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Fill it, or forget it? Virginia cancellation leaves Michigan State basketball with opening

Matt Charboneau
The Detroit News

Well, that was a quick trip.

Just hours after Michigan State arrived in Charlottesville, Virginia, on Tuesday for its matchup the next day with Virginia as part of the ACC/Big Ten Challenge, the Spartans found out they made the journey for nothing. Not long before midnight, Virginia announced it had to cancel the game between the fourth-ranked Spartans and the 18th-ranked Cavaliers because of COVID-19 issues within the Virginia program.

Tom Izzo tested positive for COVID-19 earlier this year.

So, by late Wednesday morning, Michigan State was headed back home with its next game scheduled for Sunday when it hosts Oakland in what was supposed to be the final nonconference game.

We say “supposed to be” because there’s no clear plan yet on what to do with the lost game at Virginia. As of Wednesday morning, there had been no announcement about rescheduling the game nor any indication the Spartans might try and replace the game by scheduling another team.

Michigan State had seven nonconference games scheduled — the maximum number allowed — and could find another opponent. But assuming there is no last-minute addition to the schedule, the game against the Golden Grizzlies will be it before Big Ten play is set to start on Dec. 20 with a trip to Northwestern. 

It’s all part of life trying to play basketball — or any sport, really — in the middle of a global pandemic. By Tuesday night, at least 50 Division I college basketball games had been postponed or canceled because of COVID-19 with three of those affecting the ACC/Big Ten Challenge.

First to fall was the Wisconsin-Louisville game scheduled for Wednesday followed by Michigan-N.C. State, also scheduled for Wednesday. The Badgers and Wolverines already have replaced those games with Wisconsin hosting Rhode Island and Michigan hosting Toledo, both being played on Wednesday.

The constant shifting in schedules and the essential isolation can be difficult for teams, especially the players. It’s something Michigan State coach Tom Izzo said his program is playing close attention to while they try and make their way through the schedule, doing whatever they can to keep players from sitting alone in their apartments.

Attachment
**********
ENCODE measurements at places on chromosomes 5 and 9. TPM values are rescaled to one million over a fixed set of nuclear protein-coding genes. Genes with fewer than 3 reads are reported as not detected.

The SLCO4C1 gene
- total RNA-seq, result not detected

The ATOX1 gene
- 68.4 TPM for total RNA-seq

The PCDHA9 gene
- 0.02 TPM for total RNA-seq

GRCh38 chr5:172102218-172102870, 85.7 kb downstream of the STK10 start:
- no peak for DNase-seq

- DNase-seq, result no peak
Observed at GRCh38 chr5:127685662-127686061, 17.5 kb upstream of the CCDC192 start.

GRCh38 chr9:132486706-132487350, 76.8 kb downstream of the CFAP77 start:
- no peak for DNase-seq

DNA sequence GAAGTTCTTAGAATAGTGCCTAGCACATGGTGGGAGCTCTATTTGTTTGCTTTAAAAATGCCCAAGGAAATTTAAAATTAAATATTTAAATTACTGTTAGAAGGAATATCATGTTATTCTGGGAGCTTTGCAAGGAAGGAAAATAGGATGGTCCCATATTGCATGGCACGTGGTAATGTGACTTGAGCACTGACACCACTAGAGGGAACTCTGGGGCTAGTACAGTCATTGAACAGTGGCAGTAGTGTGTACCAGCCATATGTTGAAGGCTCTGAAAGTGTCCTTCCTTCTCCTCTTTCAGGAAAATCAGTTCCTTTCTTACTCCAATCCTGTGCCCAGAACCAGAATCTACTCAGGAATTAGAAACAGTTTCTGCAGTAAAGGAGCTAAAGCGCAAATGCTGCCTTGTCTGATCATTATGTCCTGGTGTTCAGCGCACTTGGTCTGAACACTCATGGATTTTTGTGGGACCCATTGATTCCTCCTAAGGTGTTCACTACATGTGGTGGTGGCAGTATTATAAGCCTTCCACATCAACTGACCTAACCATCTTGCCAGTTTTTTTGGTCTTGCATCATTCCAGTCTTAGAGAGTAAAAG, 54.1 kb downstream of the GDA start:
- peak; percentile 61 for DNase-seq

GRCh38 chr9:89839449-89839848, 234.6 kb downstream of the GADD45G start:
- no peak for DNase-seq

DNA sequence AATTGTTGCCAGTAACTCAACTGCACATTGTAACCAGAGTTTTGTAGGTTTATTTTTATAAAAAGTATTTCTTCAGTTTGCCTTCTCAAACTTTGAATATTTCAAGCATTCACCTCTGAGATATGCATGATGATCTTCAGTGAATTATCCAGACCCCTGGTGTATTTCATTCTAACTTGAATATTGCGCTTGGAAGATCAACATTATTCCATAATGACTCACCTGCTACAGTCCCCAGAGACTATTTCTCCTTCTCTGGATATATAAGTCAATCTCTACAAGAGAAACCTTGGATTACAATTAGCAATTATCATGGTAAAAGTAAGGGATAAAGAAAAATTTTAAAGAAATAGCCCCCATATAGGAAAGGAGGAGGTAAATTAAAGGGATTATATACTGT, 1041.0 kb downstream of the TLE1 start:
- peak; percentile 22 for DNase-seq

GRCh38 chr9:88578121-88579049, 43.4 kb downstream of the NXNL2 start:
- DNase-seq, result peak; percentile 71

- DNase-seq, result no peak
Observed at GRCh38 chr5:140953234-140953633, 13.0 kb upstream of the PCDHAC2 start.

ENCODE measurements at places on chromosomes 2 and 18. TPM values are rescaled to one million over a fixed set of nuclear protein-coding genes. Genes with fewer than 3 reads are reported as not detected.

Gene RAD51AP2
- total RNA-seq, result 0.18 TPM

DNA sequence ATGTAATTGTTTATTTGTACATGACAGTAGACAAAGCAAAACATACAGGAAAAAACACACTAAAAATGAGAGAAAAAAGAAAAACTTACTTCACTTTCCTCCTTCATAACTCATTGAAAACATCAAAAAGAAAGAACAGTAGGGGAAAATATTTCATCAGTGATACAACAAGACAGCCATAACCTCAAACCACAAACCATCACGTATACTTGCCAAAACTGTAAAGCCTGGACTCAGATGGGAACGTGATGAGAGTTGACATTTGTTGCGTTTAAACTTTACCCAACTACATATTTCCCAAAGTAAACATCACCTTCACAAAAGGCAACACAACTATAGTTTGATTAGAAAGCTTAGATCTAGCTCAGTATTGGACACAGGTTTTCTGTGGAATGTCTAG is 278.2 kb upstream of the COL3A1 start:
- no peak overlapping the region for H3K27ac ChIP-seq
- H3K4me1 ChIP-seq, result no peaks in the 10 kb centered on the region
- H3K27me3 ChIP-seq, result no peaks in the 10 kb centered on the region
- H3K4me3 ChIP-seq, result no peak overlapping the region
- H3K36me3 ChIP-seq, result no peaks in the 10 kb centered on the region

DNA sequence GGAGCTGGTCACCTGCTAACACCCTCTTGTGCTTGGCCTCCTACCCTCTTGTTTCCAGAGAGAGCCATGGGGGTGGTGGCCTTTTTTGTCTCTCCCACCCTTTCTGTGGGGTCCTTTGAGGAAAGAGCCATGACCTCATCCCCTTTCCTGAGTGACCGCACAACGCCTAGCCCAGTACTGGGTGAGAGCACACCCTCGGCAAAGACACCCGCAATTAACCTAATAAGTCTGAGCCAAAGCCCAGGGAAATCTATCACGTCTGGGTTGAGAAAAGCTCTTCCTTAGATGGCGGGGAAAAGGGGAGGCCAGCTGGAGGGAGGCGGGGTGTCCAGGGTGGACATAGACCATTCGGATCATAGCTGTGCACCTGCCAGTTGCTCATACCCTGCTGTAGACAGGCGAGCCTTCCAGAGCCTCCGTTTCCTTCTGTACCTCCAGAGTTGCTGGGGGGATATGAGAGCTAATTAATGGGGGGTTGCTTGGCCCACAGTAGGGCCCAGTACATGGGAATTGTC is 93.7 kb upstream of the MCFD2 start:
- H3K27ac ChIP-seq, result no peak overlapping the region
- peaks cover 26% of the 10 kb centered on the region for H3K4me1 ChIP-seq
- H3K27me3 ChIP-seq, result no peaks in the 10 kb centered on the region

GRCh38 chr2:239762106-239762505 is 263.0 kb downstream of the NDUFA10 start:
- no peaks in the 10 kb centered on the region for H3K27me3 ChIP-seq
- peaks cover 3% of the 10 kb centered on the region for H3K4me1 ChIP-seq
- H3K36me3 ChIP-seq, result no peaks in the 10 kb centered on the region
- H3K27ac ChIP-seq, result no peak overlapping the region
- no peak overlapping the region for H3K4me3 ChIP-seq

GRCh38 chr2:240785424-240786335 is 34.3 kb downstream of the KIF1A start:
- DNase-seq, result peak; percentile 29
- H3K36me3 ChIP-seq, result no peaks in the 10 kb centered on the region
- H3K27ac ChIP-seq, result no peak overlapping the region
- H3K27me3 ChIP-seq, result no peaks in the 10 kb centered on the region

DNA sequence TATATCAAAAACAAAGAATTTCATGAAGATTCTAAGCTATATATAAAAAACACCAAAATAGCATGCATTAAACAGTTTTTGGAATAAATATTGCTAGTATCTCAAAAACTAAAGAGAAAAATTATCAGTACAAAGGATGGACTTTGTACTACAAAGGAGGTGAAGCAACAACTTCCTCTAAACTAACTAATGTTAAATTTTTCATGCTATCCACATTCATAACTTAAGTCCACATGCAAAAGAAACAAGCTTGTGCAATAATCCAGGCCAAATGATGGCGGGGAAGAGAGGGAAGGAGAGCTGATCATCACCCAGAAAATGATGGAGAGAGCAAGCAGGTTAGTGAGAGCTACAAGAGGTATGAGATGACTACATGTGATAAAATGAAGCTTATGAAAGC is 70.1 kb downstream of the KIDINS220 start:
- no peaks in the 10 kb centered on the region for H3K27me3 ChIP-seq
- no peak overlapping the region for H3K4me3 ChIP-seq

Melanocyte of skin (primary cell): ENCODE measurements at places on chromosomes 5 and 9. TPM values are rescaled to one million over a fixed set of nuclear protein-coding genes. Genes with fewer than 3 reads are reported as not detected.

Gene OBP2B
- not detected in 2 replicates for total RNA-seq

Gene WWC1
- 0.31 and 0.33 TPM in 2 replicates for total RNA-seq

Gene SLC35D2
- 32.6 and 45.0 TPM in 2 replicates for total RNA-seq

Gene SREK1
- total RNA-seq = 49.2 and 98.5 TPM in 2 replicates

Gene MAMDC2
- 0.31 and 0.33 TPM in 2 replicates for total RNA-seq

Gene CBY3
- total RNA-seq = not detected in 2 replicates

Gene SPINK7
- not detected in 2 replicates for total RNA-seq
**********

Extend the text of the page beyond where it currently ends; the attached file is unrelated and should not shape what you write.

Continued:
“I think the biggest one is just spending time with him,” Izzo said. “You know, 40 years ago I don't know if I could have done what they're doing in college. They’re almost in prison. And I don't want to make light of it, but it's more difficult than we all think.

“But we’ve tried to do things with families, and we've tried to do things with a lot of texting, some Zoom calls with them, just to try to keep them from sitting in an apartment and not doing things. We even moved our study sessions in that they were on Zoom before and now we've done some things here in the arena. Again, it’s just to basically get them out of sitting around in an apartment or lying in bed looking at a computer.”

How long college basketball is willing to push it in this environment is questionable. Some have been critical of nonconference games being played at this point while others wonder if games should be played at all.

After his team lost to Illinois on Tuesday, Duke coach Mike Krzyzewski said he wondered if it was wise to keep playing.

“I don’t think it feels right to anybody,” Krzyzewski said. “I mean everyone is concerned.

“You have 2,000 deaths a day. You have 200,000 cases. People are saying the next six weeks are going be the worst. To me, it’s already pretty bad. On the other side of it, there are these vaccines that are coming out. By the end of the month 20 million vaccine shots will be given. By the end of January or in February, another 100 million. Should we not reassess that? See just what would be best?

“Look, I just got my butt beat by a lot,” Krzyzewski added. “Anything I say, someone can say, ‘He’s saying that because he got his butt beat.’ Do I think things should be done a little bit different? I mean, yeah. A lot of kids aren’t going to be able to go home for Christmas. It’s probably a time when they should, for mental health. But we’re just plowing through this.”

mcharboneau@detroitnews.com

Twitter: @mattcharboneau